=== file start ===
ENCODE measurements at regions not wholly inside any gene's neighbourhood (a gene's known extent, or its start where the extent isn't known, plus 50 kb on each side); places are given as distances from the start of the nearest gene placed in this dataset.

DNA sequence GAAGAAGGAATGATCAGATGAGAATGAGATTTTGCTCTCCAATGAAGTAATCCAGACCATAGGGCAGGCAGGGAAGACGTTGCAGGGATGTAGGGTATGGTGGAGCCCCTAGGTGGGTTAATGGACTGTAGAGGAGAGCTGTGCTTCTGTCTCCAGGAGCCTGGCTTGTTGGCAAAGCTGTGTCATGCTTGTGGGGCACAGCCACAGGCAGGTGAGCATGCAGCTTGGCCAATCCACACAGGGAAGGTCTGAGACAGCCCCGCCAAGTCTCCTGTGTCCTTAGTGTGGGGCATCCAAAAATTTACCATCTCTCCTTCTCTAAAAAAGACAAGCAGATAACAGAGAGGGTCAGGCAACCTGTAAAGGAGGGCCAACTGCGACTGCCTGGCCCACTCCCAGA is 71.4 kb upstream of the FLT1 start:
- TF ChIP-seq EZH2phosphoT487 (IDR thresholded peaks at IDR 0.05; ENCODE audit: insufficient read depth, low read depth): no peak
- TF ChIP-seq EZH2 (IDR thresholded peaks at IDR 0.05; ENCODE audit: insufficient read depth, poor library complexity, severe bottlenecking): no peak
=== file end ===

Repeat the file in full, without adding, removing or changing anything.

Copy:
ENCODE measurements at regions not wholly inside any gene's neighbourhood (a gene's known extent, or its start where the extent isn't known, plus 50 kb on each side); places are given as distances from the start of the nearest gene placed in this dataset.

DNA sequence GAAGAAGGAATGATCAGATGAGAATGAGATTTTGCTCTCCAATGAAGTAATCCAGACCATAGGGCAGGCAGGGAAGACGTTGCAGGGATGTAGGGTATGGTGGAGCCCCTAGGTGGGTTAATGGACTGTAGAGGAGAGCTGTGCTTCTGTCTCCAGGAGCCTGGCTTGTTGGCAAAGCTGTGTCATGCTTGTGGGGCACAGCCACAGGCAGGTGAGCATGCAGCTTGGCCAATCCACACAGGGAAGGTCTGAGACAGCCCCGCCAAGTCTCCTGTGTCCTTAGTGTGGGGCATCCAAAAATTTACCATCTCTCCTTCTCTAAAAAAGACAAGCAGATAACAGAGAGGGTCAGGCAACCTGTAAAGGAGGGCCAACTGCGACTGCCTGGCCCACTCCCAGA is 71.4 kb upstream of the FLT1 start:
- TF ChIP-seq EZH2phosphoT487 (IDR thresholded peaks at IDR 0.05; ENCODE audit: insufficient read depth, low read depth): no peak
- TF ChIP-seq EZH2 (IDR thresholded peaks at IDR 0.05; ENCODE audit: insufficient read depth, poor library complexity, severe bottlenecking): no peak